Vacation Timeshare: Research Before Purchase
Do you enjoy vacationing every year at a favorite resort? If so, you have likely been approached to purchase a local timeshare unit. Before you sign a contract, there are three important questions you need to answer.
Timeshares have grown in popularity during the past twenty years. Overtime, what was once as simple as purchasing a single week per year at a specific resort, has turned into an offering with a variety of options including location flexibility, floating weeks, multiple weeks, and point-based reward programs.
Purchasing a timeshare is equivalent to prepaying for future vacations. While that may sound appealing and be totally appropriate for some consumers, it is important to understand the on-going obligations before you commit. Here are three questions to guide your decision.
Question #1: Do I consider a timeshare to be a financial investment?
If the answer is yes, you are better off opting out of a timeshare arrangement. A timeshare should be viewed as a commitment to vacations and quality time spent with your family and friends, rather than a solid financial investment.
Timeshares, once purchased, depreciate in value almost immediately. According to experts, the up-front marketing costs (free promotional items given to all potential buyers) associated with selling a timeshare represent 40-50 percent of the purchase price. For this reason, the value of a timeshare decreases right after it is purchased.
Additionally, because the timeshare is a personal use property, if you sell your timeshare for less than the purchase price, the IRS does not allow you to recognize a capital loss on your tax return.
Question #2: Can I afford to purchase and maintain the timeshare?
The purchase of a timeshare should only be considered if you can pay cash for 100 percent of the purchase price. Since timeshares immediately depreciate in value, they are not viewed as viable collateral. Therefore, banks are not likely to offer financing. This means that if a timeshare purchase is financed, it will likely be through the developer of the resort. In this situation, interest rates are usually high – think credit card interest rates. The high interest rates on timeshare "mortgages" offered by developers substantially increase the monthly payment and the overall amount you are paying for the timeshare.
Researching the ongoing fees related to a timeshare unit prior to purchasing is crucial. These annual costs may include maintenance fees, property taxes, and homeowners’ association dues. And, as with any fees, understand they are likely to increase in the future.
Question #3: Am I willing to own the timeshare unit forever?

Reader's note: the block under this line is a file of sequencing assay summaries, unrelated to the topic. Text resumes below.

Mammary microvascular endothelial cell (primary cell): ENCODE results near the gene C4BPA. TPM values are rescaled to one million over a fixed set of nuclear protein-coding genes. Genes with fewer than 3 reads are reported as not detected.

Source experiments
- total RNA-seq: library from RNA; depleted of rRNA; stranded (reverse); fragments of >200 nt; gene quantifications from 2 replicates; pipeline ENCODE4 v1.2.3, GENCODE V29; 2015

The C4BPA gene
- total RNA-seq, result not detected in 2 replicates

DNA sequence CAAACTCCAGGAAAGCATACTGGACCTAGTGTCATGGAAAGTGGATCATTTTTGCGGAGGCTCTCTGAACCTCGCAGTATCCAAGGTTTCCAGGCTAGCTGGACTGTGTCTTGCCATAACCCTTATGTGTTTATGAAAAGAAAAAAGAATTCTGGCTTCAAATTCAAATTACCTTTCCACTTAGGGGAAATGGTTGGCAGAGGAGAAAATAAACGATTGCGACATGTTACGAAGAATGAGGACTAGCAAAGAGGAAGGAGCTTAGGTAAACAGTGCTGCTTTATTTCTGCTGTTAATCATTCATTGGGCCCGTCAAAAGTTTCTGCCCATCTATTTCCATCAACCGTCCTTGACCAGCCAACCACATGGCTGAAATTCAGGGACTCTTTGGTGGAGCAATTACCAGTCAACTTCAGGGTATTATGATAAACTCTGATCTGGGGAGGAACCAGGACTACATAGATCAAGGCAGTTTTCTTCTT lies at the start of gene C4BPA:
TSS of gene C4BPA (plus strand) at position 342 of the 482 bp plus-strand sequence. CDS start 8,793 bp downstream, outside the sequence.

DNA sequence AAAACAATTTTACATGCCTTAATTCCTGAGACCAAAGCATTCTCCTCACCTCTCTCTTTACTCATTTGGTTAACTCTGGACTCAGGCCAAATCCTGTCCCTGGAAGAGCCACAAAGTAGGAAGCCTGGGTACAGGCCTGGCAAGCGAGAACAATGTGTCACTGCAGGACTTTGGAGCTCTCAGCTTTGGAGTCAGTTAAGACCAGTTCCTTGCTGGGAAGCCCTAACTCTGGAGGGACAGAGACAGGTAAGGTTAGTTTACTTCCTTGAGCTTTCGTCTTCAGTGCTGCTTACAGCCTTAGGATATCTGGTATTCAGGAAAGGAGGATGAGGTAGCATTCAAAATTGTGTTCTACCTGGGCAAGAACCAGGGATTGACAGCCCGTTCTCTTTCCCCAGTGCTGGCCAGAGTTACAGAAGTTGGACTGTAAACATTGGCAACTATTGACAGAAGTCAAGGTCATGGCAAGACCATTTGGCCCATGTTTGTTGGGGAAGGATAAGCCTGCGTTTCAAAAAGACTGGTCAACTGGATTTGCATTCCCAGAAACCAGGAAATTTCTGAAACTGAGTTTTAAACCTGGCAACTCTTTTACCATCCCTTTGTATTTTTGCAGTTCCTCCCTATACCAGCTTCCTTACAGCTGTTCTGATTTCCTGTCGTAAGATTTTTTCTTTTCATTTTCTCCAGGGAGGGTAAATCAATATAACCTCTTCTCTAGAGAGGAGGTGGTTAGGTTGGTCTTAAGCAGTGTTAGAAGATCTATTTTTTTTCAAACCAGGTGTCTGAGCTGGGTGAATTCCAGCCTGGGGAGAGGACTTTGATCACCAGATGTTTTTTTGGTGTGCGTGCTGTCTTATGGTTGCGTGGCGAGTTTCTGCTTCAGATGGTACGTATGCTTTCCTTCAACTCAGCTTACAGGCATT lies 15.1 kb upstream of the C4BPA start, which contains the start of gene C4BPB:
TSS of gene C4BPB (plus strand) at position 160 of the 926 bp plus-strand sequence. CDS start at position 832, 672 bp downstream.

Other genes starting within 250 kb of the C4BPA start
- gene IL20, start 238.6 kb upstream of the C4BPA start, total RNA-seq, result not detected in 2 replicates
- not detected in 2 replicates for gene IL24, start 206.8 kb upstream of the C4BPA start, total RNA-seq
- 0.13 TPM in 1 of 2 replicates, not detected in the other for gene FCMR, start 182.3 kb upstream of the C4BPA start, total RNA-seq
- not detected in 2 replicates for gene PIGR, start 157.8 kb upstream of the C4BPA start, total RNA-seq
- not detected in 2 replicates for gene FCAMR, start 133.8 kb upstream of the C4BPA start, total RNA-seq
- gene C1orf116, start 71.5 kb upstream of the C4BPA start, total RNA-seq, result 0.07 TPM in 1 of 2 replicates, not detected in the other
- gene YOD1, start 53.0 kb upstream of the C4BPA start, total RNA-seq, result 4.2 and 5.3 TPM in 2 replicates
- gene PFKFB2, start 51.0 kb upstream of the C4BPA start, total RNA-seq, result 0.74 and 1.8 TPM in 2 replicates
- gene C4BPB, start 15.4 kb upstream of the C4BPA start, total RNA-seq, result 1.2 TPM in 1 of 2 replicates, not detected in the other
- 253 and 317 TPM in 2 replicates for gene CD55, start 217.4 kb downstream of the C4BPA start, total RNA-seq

Timeshare units prove to be extremely difficult to sell, especially for the original purchase price. Many owners, who no longer use their unit or can not afford the fees, are willing to simply give away their interest in the timeshare to rid themselves of the obligations of ownership. Even giving it away can present a problem.
The first place potential sellers go is back to the resort itself. Unless there is a high demand, it is unlikely that the resort will re-purchase your unit. Furthermore, the resort will not release you from your contract requiring the payment of annual fees.
Recently, a secondary market has developed and there are several websites where you can list your timeshare property. To start, go to www.sharket.com and determine the value and potential marketability of your unit. You can then consider listing your unit on a website designed for this purpose, such as www.redweek.com, www.tug2.net, and www.sellmytimesharenow.com, but you should expect to pay a fee. Some owners have listed their units for sale on www.eBay.com.
Those who are desperate to get rid of timeshares have the option of giving away units on certain websites. Be advised that you may be required to pay the new owner some amount in addition to receiving no value for your unit.
Another option is to hire a licensed real estate broker who specializes in timeshare units. Of course, this would come at an additional cost, but an individual who specializes in this area will have greater knowledge of the resale market.
If none of the above options prove to be successful, it is important to be aware that if ongoing fee payments associated with your unit are discontinued, foreclosure may commence and a collection agency will likely get involved. Caution: This could wreak havoc on your credit score!
While owning a timeshare can have its benefits, it can also have significant drawbacks. If you do your research properly; understand and are comfortable with the on-going costs; and are fully committed to long-term ownership, then purchasing the timeshare may be appropriate for you. However, if you are looking for a financial return on your investment or plan to be a short-term owner, there may be better options for your money.
This article was contributed by Abby VanDerHeyden, a CFP candidate and Financial Planning Coordinator at Bedel Financial Consulting, Inc.
Elaine E. Bedel, CFP, is CEO and president of Bedel Financial Consulting, Inc., a wealth management firm located in Indianapolis. She is a featured guest each Wednesday on the WTHR (NBC, Indianapolis) Channel 13 News at Noon, "Your Money" segment. Elaine’s book, "Advice You Never Asked For…But wished you had," is available on Amazon.com. For more information, visit www.BedelFinancial.com or email Elaine at firstname.lastname@example.org.